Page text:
The Motley Fool Discussion Boards
Investing/Strategies / Retirement Investing
|Subject: Re: not eligible for roth||Date: 5/6/1999 5:14 PM|
|Author: jocave||Number: 10381 of 81578|
Let's futher say that in 10 years or so, I am no longer able to contribute to a Roth IRA due to my income. (Dare to dream!!!) Then what? Are all my IRA options used up and/or am I stuck with regular taxable accounts?
Everyone is allowed to make a $2000 traditional IRA contribution. As your income rises, you lose the ability to take a deduction on your taxes for that contribution.
Also, unrelated question, the Roth vs. Traditional IRA calculators use tax rate at retirement as a parameter. How the heck do I know what my tax rate will be at retirement??
You guess. Given that you're 26 and 33.5 years away from withdrawls, it's a big guess. Lots can change over three decades.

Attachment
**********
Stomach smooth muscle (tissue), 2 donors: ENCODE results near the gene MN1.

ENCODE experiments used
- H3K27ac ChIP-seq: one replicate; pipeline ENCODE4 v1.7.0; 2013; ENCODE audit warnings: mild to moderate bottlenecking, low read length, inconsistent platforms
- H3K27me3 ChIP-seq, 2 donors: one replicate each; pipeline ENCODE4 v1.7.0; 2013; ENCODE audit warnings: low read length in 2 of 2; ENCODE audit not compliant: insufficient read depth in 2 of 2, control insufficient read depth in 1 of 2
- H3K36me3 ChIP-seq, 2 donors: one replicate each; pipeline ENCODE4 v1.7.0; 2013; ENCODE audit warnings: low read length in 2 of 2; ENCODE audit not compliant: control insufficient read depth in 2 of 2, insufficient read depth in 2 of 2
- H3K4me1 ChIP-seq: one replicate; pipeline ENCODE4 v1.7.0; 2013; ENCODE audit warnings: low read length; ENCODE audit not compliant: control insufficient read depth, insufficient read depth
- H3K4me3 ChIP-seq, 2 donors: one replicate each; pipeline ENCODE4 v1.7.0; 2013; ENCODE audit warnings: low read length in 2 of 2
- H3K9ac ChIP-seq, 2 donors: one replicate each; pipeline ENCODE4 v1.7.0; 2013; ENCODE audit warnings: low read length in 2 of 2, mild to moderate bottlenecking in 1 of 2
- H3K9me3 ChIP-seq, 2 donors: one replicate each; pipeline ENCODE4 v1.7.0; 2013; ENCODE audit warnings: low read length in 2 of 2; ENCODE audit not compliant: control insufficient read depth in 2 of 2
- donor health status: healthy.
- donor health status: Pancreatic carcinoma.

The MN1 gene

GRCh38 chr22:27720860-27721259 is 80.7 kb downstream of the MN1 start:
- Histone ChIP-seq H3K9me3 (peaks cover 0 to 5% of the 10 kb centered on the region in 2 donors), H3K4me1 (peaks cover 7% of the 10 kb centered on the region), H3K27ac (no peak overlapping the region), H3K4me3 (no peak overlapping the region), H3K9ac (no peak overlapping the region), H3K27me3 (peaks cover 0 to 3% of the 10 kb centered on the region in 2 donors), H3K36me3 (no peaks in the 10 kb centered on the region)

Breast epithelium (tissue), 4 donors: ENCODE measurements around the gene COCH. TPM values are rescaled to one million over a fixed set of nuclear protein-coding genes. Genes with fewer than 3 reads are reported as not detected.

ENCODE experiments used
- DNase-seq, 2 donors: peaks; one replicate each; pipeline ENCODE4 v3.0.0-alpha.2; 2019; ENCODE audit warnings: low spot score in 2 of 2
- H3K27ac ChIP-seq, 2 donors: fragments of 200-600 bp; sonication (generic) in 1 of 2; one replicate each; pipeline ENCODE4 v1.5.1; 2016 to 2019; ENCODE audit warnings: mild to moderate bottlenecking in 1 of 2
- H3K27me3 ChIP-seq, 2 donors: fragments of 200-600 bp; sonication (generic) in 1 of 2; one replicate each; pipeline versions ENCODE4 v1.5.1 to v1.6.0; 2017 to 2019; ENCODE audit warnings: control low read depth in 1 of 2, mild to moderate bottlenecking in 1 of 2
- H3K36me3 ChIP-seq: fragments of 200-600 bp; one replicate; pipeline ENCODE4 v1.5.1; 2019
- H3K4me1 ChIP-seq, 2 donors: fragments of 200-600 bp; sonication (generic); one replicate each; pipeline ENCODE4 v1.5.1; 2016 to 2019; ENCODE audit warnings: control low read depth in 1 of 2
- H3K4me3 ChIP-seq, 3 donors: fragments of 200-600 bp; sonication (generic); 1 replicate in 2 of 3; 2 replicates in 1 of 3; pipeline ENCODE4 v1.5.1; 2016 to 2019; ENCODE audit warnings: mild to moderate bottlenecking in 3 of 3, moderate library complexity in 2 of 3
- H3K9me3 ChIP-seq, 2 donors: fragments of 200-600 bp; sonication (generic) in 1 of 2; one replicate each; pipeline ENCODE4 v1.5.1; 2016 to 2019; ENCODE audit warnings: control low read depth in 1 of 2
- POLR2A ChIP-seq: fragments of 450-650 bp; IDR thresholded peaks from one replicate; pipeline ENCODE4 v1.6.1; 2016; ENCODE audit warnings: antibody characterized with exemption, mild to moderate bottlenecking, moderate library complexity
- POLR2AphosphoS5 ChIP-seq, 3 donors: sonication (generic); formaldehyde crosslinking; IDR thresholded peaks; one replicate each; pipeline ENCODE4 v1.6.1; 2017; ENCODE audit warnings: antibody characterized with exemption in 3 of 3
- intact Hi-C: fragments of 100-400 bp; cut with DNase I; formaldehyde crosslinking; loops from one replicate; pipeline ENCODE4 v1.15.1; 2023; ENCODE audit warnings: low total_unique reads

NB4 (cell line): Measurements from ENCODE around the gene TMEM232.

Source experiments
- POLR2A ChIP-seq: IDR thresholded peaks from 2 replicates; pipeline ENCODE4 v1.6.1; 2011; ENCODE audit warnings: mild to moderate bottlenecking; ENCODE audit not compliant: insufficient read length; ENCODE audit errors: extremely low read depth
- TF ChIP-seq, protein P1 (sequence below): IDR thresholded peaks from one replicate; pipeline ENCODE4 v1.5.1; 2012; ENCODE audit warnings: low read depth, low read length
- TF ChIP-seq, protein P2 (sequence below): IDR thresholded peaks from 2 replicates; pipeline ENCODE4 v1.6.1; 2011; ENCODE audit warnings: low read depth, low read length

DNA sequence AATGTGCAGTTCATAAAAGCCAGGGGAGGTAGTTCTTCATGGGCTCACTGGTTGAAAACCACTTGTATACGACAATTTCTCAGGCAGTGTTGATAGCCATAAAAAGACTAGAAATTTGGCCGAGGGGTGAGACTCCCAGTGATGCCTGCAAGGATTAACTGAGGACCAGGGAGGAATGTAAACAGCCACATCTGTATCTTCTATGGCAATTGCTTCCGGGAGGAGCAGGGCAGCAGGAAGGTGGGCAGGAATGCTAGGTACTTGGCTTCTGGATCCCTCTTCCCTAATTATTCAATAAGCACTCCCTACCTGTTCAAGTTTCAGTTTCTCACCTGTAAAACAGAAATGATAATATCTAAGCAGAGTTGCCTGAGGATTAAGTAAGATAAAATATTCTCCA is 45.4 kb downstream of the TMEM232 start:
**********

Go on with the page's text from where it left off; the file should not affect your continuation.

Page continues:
As a rough guide, there are three basic retirement scenarios-
1) Retire with an income less than that you made while working.
2) Retire with an income equal to what you made while working
3) Retire with an income greater than while you were working.
Assuming you're in the 28% bracket while working, you could use 15%, 28%, and 36% for the three scenarios above.
A hint- if, at 26, you choose scenario 1, I'd suggest you aim a little higher.
|Copyright 1996-2016 trademark and the "Fool" logo is a trademark of The Motley Fool, Inc. Contact Us|